Speaking to Today, Byron Shire Council Mayor Simon Richardson said it had been a “worrying” few days, with the region anxiously waiting to see if cases will emerge.
“After all we’ve gone through to get to the Easter holidays and now to have this uncertainty hanging over our head – it’s a really worrying couple of days,” Mr Richardson told Today.
NSW Premier Gladys Berejiklian this morning confirmed a local man in his 20s had tested positive to COVID-19 overnight.
The man had been at the Byron Beach Hotel on Friday night, seated near a group of Queensland women visiting for a hen’s party, a number of whom were infectious.
The positive case has prompted health alerts for two Ballina venues: Henry Rous Tavern on 117 River Street in Ballina and Ballina Golf and Sports Club in East Ballina.
The man visited the tavern between 1.20pm and 2.20pm and the sports store between 2.25pm and 2.35pm, both on Sunday.
New health alerts have also been issued for a number of venues visited by the hen’s party on Saturday, including a burger bar, retail stores and a pharmacy.
Anyone who visited those locations at the listed times is considered a casual contact of a COVID-19 case and is being directed to immediately get tested and isolate until receiving a negative result.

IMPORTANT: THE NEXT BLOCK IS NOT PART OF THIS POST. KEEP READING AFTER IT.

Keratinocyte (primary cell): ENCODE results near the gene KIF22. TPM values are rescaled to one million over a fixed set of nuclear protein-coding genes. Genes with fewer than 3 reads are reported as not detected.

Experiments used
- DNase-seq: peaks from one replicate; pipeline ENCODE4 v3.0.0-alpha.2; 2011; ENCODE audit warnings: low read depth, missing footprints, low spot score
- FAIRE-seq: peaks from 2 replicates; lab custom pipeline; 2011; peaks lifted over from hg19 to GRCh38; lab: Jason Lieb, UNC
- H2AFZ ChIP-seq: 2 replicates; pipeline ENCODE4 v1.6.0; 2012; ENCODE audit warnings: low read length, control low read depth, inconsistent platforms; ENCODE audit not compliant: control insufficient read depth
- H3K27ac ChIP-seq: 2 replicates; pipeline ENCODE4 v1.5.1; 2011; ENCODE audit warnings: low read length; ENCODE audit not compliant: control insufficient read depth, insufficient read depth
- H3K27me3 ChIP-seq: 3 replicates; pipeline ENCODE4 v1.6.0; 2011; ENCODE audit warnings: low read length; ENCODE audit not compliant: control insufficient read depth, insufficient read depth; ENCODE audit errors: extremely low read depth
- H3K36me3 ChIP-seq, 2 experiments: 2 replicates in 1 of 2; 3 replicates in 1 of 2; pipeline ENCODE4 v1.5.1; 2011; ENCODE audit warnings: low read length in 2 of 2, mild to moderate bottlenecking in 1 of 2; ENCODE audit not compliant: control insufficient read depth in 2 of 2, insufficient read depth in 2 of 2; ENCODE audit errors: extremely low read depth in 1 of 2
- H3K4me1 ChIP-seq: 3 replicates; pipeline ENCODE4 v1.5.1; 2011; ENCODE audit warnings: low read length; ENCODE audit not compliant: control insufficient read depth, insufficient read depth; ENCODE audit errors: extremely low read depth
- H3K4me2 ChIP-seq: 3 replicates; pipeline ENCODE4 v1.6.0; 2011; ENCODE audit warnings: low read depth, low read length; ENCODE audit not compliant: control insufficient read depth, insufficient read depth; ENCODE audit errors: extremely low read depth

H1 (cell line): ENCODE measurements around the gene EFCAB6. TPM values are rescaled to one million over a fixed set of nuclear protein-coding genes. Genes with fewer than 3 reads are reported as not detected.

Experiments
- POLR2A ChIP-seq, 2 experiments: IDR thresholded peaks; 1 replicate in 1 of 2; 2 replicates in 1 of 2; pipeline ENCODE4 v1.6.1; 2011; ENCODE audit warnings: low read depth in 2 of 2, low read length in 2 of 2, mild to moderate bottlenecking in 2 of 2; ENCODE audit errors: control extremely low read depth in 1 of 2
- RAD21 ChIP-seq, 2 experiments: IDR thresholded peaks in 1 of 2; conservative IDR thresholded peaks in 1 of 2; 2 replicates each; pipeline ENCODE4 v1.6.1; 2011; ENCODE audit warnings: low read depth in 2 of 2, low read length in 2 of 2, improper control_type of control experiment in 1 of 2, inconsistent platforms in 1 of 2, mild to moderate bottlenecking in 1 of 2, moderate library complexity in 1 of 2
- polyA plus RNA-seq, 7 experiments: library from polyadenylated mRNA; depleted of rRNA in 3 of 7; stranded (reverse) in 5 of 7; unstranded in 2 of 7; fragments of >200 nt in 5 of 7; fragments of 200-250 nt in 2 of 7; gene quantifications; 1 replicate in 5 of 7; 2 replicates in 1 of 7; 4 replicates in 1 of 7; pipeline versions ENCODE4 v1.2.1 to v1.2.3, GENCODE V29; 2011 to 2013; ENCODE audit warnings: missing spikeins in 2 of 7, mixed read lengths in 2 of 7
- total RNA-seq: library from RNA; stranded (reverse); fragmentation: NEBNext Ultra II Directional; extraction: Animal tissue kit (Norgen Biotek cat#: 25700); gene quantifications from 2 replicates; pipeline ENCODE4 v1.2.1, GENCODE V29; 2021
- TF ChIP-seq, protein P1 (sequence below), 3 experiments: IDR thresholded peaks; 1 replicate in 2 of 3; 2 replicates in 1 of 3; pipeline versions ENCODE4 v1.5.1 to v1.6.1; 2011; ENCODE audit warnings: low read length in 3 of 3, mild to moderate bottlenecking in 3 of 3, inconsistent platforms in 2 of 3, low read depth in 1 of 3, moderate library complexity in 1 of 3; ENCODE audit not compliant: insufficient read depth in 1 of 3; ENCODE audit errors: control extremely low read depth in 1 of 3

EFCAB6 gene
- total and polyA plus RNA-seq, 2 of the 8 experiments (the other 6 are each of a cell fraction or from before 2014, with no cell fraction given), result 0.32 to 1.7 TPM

The venues of concern are as follows:
- Boards in the Bay, 12 Lawson Street – 12.40-12.45pm, Saturday March 27
- Byron Bay Central Pharmacy, 31 Jonson Street – 1.05-1.10pm, Saturday March 27
- Main Street Burger Bar, 18 Jonson Street – 1.15-1.20pm, Saturday March 27
- Surf, Dive & Ski, 2/14 Jonson Street – 1.25-1.30pm, Saturday March 27
- Ghanda, 3/8 Lawson Street – 12-12.30pm, Saturday March 27 (earlier timeframe has been extended)
Earlier, Mr Richardson said it was likely cases would arise in the Byron Bay area.
“You’d be naive to think that there won’t be any positive testing over the next week or two, because of course what comes out today will only be a snapshot for the last couple of days,” he said.
“As we know some of the positive cases can take a few days to emerge. I guess what we need to do is just find out the information as soon as we can and then respond appropriately.”
About 4000 people have come forward to be tested in the region, with Mr Richardson describing the result as “pleasing”.
“The queues, the very first day, were pretty long and arduous and tested the patience, but yesterday we rolled out a lot more testing stations and the queues were pretty manageable,” he said.
These include limiting the number of people in private residences to 30 people, the return of the four-square-metre rule for venues and compulsory masks.